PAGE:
|FEBRUARY 2022 – SOUTH AFRICA
2022/2023 BUDGET SPEECH AND TAX CHANGES
It is important that employers note the following: South Africa 2022/2023 Budget Speech and important changes affecting payroll
The Minister of Finance, Enoch Godongwana, delivered the Budget Speech for the fiscal year 2022/2023 on Wednesday, 23 February 2022.
Highlights of the Budget Speech:
· Government expects to achieve a primary surplus – where revenue exceeds non-interest expenditure – by 2023/2024. In 2024/2025, main budget non-interest expenditure will grow slightly above CPI inflation.
· The consolidated budget deficit is projected to narrow from 6% of GDP in 2022/2023 to 4.2% of GDP in 2024/2025.
· Gross loan debt will stabilise at 75.1% of GDP in 2024/2025.
· Debt-service costs consume an increasing share of GDP and revenue. They are expected to average R333.4 billion a year.
· Total consolidated government spending will amount to R6.62 trillion over the next three years, and the social wage will take up 59.4% of total non-interest spending over this period.
· Additional allocations of R110.8 billion in 2022/2023, R60 billion in 2023/2024 and R56.6 billion in 2024/2025 are made for several priorities that could not be funded through reprioritisation. These include the special COVID-19 social relief of distress grant, the continuation of bursaries for students benefiting from the National Student Financial Aid Scheme, and the presidential employment initiative.
· The bulk of the spending is allocated to learning and culture (R1.3 trillion), social development (R1 trillion) and debt-service costs (R1 trillion) over the MTEF.
· Economic development and community development grow faster than other functions at 8.5% and 7.9%, respectively.
· Tax revenue strengthened significantly in recent months and is expected to reach R1.55 trillion for 2021/2022, well above projections.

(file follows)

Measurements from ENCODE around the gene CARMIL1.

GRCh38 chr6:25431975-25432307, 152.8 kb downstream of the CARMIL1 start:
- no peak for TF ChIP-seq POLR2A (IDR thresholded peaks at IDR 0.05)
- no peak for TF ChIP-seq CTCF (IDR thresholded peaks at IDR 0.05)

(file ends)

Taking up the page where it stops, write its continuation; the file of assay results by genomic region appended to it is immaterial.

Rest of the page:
· Given the revenue improvement, government proposes R5.2 billion in tax relief to help support the economic recovery, provide some respite from fuel tax increases and boost incentives for youth employment.
· Most of the relief is provided through an adjustment in personal income tax brackets and rebates. In addition, there will be no increase in either the general fuel levy or the Road Accident Fund levy.
· Progress continues to be made in rebuilding the South African Revenue Service.
· Tax brackets adjusted.
· Medical tax credits increased.
· Tax rebates and tax thresholds increased.
· Employment tax incentive. To encourage businesses to employ young people, government proposes an increase of 50% in the value of the employment tax incentive, effective from 1 March 2022. The incentive will increase from a maximum of R1 000 to a maximum of R1 500 per month in the first 12 months, and from R500 to a maximum of R750 in the second 12 months of eligibility.
Trusts other than special trusts: tax rate of 45%
Medical tax credits
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